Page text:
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Elements of a breach of contract and materiality

Contractors in Florida rely on their contracts to maintain and further their business. When the other party fails to fulfill the terms of the contract, it can cause considerable financial difficulties.

In many cases, the contractor may be able to file an action against the party that breached the contract.

The three elements of a breach of contract case

According to The Florida Bar Journal, there are three main elements involved in proving a breach of contract. The first is to demonstrate that there is, in fact, a valid contract between two parties. The second element is that one of the parties has breached that contract, and the third, that the other party sustained damages that are directly caused by the breach. If these three elements can be proven, then the plaintiff may be able to recover damages in court.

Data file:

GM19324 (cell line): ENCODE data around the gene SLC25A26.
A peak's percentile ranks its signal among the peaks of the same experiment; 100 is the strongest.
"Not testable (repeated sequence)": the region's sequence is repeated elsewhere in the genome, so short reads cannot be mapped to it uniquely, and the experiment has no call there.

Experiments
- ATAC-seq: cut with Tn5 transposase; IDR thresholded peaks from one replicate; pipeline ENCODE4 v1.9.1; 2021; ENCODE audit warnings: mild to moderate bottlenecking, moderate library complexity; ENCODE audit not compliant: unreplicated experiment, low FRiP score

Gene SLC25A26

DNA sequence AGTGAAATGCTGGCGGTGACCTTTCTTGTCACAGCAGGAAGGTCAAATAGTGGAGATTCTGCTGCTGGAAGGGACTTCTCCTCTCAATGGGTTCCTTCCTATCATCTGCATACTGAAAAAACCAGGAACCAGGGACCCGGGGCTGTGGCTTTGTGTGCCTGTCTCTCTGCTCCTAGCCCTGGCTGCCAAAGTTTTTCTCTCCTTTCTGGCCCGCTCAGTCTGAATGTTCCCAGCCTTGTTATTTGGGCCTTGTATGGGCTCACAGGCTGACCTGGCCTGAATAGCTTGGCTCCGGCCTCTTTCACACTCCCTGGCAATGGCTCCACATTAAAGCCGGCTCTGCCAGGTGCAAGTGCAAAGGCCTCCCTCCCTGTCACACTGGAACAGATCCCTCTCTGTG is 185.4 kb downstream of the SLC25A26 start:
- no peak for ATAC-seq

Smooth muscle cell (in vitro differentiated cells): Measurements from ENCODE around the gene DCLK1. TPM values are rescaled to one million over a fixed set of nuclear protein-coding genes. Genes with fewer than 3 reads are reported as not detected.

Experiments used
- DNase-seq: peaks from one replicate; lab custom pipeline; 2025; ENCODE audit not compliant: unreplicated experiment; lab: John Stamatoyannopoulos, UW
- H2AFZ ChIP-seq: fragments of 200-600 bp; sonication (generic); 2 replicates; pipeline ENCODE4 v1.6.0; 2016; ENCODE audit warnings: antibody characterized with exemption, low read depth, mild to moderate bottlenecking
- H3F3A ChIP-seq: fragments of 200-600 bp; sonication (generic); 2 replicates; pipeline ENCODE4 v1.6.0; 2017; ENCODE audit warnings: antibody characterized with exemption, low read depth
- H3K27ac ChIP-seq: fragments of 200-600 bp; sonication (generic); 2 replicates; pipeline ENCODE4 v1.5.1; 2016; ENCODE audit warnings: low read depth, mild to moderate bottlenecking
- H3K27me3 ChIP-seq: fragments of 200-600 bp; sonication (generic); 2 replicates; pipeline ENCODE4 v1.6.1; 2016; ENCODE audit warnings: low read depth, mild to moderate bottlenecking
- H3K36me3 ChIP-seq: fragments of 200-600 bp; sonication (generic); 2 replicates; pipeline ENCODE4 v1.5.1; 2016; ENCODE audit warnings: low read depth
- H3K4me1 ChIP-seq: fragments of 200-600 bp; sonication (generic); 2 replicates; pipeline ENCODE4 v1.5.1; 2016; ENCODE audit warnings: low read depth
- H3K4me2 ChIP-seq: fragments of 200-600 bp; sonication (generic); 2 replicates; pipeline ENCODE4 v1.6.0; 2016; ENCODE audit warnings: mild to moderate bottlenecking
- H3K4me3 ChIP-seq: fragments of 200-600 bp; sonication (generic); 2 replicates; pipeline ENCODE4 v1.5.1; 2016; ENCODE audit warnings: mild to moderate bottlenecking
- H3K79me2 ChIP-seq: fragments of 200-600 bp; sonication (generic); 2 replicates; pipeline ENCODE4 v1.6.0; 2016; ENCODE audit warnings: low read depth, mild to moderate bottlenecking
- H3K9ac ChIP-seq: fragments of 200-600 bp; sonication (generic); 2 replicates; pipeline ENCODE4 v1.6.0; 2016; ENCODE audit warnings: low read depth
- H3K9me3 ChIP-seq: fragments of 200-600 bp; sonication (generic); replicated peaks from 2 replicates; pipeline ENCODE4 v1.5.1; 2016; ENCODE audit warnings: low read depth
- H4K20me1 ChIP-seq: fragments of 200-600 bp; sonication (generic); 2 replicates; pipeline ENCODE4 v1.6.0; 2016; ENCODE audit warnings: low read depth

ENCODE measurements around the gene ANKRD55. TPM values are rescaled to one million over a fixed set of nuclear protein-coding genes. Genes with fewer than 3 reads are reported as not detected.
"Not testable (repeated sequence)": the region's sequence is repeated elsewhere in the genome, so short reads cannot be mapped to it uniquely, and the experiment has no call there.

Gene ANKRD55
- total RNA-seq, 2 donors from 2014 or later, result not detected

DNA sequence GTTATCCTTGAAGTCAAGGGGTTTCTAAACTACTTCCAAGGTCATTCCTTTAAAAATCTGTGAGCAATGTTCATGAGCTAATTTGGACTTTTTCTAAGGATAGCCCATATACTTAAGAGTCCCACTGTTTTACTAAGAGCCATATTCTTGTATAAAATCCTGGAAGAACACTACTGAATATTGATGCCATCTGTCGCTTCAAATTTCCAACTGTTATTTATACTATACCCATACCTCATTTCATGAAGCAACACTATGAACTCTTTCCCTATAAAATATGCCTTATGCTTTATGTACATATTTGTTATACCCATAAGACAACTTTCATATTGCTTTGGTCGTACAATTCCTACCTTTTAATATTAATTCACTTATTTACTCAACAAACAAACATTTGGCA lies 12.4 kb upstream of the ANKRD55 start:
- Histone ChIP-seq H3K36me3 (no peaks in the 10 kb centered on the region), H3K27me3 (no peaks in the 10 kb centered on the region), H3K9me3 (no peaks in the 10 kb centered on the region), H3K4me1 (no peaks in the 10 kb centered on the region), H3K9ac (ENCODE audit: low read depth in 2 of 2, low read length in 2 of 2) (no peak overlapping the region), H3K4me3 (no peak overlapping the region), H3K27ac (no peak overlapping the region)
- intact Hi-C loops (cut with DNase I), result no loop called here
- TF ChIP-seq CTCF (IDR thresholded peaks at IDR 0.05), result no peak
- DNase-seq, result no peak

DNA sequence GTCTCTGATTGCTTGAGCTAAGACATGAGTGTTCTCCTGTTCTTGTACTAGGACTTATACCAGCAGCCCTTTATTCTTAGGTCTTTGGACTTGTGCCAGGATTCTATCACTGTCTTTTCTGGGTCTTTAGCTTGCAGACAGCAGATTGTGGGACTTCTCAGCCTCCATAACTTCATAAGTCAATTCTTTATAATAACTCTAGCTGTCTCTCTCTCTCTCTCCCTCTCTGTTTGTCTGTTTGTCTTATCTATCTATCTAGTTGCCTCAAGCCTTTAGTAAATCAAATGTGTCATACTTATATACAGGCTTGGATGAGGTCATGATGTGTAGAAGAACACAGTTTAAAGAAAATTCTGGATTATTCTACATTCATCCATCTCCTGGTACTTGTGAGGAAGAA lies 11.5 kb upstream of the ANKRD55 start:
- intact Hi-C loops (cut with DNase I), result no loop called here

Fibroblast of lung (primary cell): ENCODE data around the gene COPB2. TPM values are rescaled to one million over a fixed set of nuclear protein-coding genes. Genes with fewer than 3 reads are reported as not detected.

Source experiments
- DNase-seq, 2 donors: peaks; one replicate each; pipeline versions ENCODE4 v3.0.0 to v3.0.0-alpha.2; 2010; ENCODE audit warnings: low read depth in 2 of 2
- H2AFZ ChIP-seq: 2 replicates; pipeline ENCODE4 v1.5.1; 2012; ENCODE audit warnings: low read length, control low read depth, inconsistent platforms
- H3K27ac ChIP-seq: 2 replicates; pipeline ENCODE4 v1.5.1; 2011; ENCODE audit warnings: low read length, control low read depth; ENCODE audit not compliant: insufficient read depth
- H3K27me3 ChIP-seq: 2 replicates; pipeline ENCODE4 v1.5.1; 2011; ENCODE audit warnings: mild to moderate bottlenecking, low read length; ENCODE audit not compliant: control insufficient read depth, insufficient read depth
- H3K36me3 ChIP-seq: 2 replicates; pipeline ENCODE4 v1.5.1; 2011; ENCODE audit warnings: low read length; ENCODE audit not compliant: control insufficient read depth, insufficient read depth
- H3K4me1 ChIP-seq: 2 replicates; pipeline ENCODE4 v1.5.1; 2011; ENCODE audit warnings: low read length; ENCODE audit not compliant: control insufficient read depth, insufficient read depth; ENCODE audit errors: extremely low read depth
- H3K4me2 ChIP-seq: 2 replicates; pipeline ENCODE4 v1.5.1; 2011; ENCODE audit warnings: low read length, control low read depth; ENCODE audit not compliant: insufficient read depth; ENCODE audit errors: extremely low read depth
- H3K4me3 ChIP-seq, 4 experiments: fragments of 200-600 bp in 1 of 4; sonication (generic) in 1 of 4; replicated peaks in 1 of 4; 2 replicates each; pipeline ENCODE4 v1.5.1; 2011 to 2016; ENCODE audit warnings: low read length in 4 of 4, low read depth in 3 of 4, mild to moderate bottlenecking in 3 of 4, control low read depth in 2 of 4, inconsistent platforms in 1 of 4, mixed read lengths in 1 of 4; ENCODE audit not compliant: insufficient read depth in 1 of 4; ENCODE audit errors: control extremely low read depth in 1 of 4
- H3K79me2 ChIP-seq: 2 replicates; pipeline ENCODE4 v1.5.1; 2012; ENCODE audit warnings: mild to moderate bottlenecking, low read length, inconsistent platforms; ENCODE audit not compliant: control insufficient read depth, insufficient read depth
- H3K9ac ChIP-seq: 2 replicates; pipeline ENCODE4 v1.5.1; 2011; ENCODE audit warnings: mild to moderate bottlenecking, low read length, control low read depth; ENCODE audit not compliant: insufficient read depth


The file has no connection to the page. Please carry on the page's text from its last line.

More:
A fourth element

The Florida district courts have not been consistent in their breach of contract rulings, though. In some cases, they have determined that a fourth element is necessary in order to win a breach of contract case: materiality. 

FindLaw explains that materiality refers to the essential terms of the contract, or matters of the contract that are of consequence. So adding the element of materiality would require the breaching party to violate one of these. If a judge takes the view of other judges in the state, then he or she may determine that, even though there were damages, they did not stem from a material breach, and damages should not be awarded. 

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